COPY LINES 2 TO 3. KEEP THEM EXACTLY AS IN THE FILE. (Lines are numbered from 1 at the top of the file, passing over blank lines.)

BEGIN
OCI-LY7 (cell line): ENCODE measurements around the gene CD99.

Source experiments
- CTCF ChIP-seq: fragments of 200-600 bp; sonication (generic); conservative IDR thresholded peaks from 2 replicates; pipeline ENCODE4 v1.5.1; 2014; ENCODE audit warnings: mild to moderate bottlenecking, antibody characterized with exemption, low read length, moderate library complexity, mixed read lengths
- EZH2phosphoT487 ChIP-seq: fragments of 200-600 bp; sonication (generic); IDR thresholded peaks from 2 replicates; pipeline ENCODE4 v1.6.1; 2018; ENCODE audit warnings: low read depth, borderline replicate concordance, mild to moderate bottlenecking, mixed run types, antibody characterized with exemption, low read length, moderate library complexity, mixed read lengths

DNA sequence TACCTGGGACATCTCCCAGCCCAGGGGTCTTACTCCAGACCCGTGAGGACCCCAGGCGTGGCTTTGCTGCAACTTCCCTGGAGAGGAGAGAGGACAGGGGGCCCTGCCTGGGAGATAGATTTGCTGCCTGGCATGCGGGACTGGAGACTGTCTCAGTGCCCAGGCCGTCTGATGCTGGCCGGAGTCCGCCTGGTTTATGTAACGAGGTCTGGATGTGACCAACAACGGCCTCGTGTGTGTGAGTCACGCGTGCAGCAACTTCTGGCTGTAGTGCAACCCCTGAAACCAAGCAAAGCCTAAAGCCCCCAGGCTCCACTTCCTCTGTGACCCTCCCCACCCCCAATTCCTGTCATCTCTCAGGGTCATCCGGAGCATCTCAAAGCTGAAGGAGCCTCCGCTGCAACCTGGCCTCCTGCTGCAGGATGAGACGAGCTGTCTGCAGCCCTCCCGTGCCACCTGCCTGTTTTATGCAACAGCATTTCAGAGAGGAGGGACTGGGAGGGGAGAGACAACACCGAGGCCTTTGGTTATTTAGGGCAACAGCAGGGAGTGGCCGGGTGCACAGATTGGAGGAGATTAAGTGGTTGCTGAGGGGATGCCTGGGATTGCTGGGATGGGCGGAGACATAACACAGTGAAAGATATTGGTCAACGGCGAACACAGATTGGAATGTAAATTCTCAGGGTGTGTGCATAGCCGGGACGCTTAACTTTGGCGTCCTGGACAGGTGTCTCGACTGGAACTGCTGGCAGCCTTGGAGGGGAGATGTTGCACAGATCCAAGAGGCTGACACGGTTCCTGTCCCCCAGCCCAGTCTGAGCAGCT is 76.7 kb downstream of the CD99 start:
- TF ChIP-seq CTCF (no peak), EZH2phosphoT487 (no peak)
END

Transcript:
Source experiments
- CTCF ChIP-seq: fragments of 200-600 bp; sonication (generic); conservative IDR thresholded peaks from 2 replicates; pipeline ENCODE4 v1.5.1; 2014; ENCODE audit warnings: mild to moderate bottlenecking, antibody characterized with exemption, low read length, moderate library complexity, mixed read lengths